Kite fighting history

December 10, 2014
Kite fighting game is easy and
PictureKites and kite flying all over the world have the common denominators of history, fun, technological advancement, and now they are even going green!

Kites are soaring into spring skies all over the world and will continue to fly throughout the summer into October in some countries. All of these festivals will feature endless varieties and constructions of kites and most invite people to bring their own kites to fly.

Historians Say Countries Independently Developed Their Kite Culture

People began flying kites before they recorded history. Kite historians, when they are not flying their kites, attempt to agree on a kite timeline. They generally agree that the Chinese were the first to build and fly kites in about 1, 000B.C. but they also say that many cultures independently developed the art of kite flying. English, Dutch, and Portuguese merchants were routinely making voyages to the Far East in the 16th Century and sailors learned how to construct kites and brought the knowledge home with them.

Around 1295, Marco Polo brought the concept of the kite to Europe and Europeans quickly built kites for different cultural purposes than Asians. Kites were part of military and cultural traditions in Asia, but at first, Europeans considered them children’s toys. Paintings dated around 1618 show children flying diamond shaped kites.

European Scientists Discover that Kites Can Be Used to Forecast Weather

In the 1700s, European scientists discovered that kites could be used in weather forecasting. In 1750 Benjamin Franklin proposed an experiment to prove that lightning is electricity by flying a kite in a thunder storm. He never performed his experiment but Frenchman Thomas Francois Dalibard did. On May 10, 1752, Dalibard performed Franklin’s experiment using a 40 foot, tall iron rod instead of a kite and attracted electric sparks from a cloud.

George Pocock Invents the Charvolant

English inventor and school teacher George Pocock became interested in kites at a young age and experimented with using kite power to pull loads. In 1825, George Pocock invented the “Charvolant, ” a kite drawn carriage. He writes in his book, The Aeropleustic Art or Navigation in the Air by the use of Kites, or Buoyant Sails, that his Charvolant covered long distances at a speedy 20 miles an hour.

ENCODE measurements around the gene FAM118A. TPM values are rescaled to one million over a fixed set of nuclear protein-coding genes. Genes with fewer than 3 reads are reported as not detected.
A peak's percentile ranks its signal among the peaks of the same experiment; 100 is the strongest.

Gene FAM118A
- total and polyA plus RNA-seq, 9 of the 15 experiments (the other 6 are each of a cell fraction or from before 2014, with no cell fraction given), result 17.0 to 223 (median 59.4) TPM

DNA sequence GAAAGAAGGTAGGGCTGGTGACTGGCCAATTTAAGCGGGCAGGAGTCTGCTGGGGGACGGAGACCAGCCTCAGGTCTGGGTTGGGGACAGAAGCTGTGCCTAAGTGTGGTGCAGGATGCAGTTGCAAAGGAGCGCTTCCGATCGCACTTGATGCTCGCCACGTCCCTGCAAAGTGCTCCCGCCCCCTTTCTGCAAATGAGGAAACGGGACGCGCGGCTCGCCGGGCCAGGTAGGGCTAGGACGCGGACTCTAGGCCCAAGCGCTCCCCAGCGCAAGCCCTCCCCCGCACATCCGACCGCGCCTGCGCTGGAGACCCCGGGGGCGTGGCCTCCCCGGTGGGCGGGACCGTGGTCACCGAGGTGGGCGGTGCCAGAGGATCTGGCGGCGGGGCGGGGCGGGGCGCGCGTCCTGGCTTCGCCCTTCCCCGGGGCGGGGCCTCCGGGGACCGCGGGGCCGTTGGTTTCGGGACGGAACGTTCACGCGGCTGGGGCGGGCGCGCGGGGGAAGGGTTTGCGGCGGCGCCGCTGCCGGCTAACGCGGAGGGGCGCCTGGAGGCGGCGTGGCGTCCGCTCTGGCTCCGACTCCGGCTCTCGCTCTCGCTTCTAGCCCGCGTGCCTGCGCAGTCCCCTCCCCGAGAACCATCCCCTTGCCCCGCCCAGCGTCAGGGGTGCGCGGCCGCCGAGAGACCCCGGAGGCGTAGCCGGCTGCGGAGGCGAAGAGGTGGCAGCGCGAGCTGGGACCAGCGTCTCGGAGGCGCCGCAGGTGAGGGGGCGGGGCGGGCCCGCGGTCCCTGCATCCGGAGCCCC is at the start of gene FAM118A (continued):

He said he could cover a mile over bad roads in 2 ¾ minutes. A group of Charvolants covered 113 miles between Bristol and Marlborough. On one trip, a Charvolant passed the Duke of Gloucester’s coach. This was such a serious breach of etiquette that the Charvolant occupants had to stop and allow the Duke to pass them.

Kiting's "Golden Age"

The “golden age of kiting” occurred between 1860 to about 1910, when scientists used kites for scientific purposes, especially in meteorology, aeronautics, wireless communications and photography. Reliable manned kites were developed as well as power kites. Innovators like Sir George Caley, Samuel Langley, Lawrence Hargrave, Alexander Graham Bell, and the Wright Brothers experimented with kites and helped develop the airplane.

Kites Are Used in Both World Wars

Before airplanes dominated the air war, British, French, Italian, and Russian armies all used kites to observe the enemy and for signaling during World War I. The German Navy continued using box kites that carried men into the air which increased the viewing range of submarines that cruised on the surface of the sea.

The United States Navy used kites during World War II to prevent airplanes from flying too low over targets. Pilots lost at sea used the Gibson-Girl Box kite to mark their position so they could be rescued. Kites were also used for target practice and aircraft recognition at sea. Barrage kites were used to protect London as well as the Pacific coast of the United States during World War II.

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